Senator Tuberville is also concerned with rising input costs continuing to cut into farmers’ bottom lines and making it difficult to do what they do best: farm. That’s why he helped introduce legislation to eliminate the federal Estate Tax, often called the Death Tax, to prevent any more family farms from going out of business due to this burdensome regulation. Instead of inhibiting production, the federal government needs to focus on creating an economic environment that preserves small businesses and family farms and incentivizes the next generation to enter the industry to continue feeding and fueling our nation. 

Senator Tuberville also helped introduce the Feral Swine Eradication Act to extend and make permanent the pilot program established in the 2018 Farm Bill. The legislation would continue to safeguard public health, agriculture, and local ecosystems against the threat of feral swine. Feral swine impede farmers’ livelihoods and our national food supply, causing more than $1.5 billion in damages annually. Over the last five years, feral swine have impacted more than 173,000 acres in Alabama.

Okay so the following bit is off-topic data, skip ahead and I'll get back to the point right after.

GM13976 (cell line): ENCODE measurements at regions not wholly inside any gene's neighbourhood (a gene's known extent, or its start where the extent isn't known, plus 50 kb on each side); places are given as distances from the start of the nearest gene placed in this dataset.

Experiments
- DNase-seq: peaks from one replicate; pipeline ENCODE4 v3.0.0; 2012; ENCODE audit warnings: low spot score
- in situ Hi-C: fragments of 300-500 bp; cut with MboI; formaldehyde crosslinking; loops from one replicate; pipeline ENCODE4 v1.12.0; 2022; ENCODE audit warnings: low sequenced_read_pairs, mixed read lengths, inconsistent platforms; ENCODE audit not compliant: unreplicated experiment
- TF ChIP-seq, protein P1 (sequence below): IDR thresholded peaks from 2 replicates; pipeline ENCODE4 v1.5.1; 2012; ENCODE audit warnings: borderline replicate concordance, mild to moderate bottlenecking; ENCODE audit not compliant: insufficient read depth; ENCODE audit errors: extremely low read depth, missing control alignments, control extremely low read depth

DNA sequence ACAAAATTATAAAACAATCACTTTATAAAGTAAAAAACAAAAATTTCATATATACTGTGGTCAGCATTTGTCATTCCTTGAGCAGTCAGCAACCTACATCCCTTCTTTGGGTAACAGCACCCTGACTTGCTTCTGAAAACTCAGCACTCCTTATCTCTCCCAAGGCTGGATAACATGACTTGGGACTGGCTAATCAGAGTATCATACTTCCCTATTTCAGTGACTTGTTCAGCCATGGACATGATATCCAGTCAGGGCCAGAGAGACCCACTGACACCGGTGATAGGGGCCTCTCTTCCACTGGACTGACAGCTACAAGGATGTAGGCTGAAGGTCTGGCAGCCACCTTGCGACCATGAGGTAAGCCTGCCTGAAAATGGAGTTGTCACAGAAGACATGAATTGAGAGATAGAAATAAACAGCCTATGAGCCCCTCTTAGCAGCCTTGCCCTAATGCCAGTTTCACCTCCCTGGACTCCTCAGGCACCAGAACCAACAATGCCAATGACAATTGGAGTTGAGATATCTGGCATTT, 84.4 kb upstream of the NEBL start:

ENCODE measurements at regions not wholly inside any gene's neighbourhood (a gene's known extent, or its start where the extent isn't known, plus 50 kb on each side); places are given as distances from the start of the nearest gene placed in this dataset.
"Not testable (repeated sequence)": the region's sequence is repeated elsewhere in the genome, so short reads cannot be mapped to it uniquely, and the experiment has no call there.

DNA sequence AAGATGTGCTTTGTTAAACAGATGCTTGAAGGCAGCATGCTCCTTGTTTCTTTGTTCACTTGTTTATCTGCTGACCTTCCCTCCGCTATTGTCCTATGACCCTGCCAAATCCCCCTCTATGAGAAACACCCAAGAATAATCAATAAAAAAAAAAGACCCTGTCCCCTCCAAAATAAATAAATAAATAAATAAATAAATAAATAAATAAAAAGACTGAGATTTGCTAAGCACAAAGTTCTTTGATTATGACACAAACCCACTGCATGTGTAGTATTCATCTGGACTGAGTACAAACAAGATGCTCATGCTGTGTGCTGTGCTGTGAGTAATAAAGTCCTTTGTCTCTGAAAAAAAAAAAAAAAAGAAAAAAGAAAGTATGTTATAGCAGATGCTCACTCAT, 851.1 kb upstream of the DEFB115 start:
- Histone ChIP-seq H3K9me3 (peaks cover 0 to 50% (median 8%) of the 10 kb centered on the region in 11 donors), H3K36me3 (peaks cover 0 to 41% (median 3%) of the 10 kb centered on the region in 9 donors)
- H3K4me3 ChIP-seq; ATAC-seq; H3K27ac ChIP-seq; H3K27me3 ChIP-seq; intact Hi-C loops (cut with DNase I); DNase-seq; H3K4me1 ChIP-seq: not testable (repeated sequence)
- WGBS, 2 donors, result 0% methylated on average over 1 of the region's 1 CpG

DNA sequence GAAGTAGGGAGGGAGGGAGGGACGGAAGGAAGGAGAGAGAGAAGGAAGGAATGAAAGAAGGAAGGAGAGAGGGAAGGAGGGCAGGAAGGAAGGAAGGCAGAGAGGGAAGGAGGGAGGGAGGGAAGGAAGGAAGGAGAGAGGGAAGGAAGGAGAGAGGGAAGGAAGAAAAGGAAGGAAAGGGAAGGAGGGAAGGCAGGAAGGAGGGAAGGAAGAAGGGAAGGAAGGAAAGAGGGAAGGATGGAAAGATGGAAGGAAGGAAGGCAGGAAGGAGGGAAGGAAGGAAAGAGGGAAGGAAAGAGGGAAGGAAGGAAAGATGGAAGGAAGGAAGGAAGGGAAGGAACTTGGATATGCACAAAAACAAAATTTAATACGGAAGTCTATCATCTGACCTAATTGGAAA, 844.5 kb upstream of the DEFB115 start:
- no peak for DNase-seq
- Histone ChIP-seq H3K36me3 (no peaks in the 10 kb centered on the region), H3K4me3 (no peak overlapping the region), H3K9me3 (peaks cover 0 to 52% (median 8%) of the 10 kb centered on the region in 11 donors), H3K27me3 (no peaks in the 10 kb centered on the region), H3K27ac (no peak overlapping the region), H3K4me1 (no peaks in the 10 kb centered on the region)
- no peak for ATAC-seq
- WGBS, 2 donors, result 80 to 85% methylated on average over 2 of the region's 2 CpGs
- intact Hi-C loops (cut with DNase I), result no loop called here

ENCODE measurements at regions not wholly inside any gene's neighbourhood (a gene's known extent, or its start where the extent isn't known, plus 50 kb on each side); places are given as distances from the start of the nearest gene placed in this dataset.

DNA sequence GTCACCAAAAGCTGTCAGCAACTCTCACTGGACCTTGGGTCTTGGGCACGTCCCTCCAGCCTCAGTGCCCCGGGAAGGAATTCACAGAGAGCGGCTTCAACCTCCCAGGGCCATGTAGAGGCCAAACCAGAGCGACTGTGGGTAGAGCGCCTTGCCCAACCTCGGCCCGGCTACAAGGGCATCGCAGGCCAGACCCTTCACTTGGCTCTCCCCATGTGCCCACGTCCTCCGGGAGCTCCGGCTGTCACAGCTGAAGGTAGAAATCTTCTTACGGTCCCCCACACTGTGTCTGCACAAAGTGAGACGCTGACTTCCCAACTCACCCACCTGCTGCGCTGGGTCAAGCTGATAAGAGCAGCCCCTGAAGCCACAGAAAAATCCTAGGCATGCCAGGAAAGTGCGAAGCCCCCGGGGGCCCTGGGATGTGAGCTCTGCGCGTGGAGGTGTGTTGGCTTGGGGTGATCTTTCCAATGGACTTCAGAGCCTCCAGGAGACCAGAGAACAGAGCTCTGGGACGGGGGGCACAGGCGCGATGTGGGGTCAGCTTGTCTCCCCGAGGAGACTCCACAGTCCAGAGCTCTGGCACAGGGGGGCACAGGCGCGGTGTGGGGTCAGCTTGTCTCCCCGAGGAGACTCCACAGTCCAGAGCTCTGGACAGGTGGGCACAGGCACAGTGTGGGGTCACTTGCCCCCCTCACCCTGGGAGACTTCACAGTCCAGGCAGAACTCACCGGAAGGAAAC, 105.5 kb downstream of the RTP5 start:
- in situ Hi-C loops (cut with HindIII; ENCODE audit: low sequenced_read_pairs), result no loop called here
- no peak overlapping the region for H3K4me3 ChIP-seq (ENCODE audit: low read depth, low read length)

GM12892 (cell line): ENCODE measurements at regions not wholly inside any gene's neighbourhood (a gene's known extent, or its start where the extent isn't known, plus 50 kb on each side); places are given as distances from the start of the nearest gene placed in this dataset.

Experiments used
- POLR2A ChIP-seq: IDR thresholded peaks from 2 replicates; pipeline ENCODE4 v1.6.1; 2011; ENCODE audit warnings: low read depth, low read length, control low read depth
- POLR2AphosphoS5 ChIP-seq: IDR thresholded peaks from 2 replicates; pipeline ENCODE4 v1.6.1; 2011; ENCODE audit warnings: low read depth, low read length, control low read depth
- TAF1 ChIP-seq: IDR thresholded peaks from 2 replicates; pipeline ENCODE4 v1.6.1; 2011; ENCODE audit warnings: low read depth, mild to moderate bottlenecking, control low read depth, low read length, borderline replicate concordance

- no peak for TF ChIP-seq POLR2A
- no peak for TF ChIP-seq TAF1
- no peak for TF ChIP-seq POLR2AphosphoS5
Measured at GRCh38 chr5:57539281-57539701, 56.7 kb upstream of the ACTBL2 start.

Last year, Senator Tuberville was named the top Republican of the AG Subcommittee on Rural Development and Energy, which enables him to build on his work to expand broadband access for rural communities. In December 2023, Sen. Tuberville advocated for increased access to capital, tools to hedge risk, rural broadband, and the needs of rural communities during a Senate Ag Committee hearing.

Senator Tuberville’s first hearing as Ranking Member of Rural Development and Energy—titled “Rural Broadband: Connecting our Communities to the Digital Economy”—focused on ways to expand broadband access in rural communities and incorporate these programs in the 2023 Farm Bill. Senator Tuberville invited Rainsville native and CEO of Farmers Telecommunications Cooperative Inc. (FTC), Frank Johnson, to testify before the subcommittee about successful broadband expansion technologies he’s seen through his work to increase service speeds for rural areas. 

In addition to the Subcommittee on Rural Development and Energy, Senator Tuberville serves on the Subcommittee on Commodities, Risk Management, and Trade, and Subcommittee on Food and Nutrition, Specialty Crops, Organics, and Research.  

Senator Tommy Tuberville represents Alabama in the United States Senate and is a member of the Senate Armed Services, Agriculture, Veterans’ Affairs, and HELP Committees.